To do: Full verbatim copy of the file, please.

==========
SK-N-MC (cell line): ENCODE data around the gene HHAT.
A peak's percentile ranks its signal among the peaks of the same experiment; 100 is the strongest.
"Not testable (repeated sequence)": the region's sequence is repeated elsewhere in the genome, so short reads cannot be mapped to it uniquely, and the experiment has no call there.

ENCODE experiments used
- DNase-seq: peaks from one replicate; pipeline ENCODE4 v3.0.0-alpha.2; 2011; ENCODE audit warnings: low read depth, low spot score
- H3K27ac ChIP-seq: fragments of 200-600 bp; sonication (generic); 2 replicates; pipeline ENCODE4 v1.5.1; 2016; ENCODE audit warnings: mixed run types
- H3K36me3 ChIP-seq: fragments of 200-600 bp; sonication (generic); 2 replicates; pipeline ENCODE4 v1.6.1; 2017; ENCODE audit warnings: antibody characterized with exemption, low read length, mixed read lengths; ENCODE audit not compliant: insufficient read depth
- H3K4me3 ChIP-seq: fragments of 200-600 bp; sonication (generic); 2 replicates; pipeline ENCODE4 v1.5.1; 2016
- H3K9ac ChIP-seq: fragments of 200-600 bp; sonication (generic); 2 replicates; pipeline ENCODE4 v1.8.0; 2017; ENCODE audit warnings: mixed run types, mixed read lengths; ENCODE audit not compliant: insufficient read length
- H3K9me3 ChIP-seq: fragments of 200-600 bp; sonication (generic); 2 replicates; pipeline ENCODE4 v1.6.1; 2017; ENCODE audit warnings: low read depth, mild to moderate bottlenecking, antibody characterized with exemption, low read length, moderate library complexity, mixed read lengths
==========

SK-N-MC (cell line): ENCODE data around the gene HHAT.
A peak's percentile ranks its signal among the peaks of the same experiment; 100 is the strongest.
"Not testable (repeated sequence)": the region's sequence is repeated elsewhere in the genome, so short reads cannot be mapped to it uniquely, and the experiment has no call there.

ENCODE experiments used
- DNase-seq: peaks from one replicate; pipeline ENCODE4 v3.0.0-alpha.2; 2011; ENCODE audit warnings: low read depth, low spot score
- H3K27ac ChIP-seq: fragments of 200-600 bp; sonication (generic); 2 replicates; pipeline ENCODE4 v1.5.1; 2016; ENCODE audit warnings: mixed run types
- H3K36me3 ChIP-seq: fragments of 200-600 bp; sonication (generic); 2 replicates; pipeline ENCODE4 v1.6.1; 2017; ENCODE audit warnings: antibody characterized with exemption, low read length, mixed read lengths; ENCODE audit not compliant: insufficient read depth
- H3K4me3 ChIP-seq: fragments of 200-600 bp; sonication (generic); 2 replicates; pipeline ENCODE4 v1.5.1; 2016
- H3K9ac ChIP-seq: fragments of 200-600 bp; sonication (generic); 2 replicates; pipeline ENCODE4 v1.8.0; 2017; ENCODE audit warnings: mixed run types, mixed read lengths; ENCODE audit not compliant: insufficient read length
- H3K9me3 ChIP-seq: fragments of 200-600 bp; sonication (generic); 2 replicates; pipeline ENCODE4 v1.6.1; 2017; ENCODE audit warnings: low read depth, mild to moderate bottlenecking, antibody characterized with exemption, low read length, moderate library complexity, mixed read lengths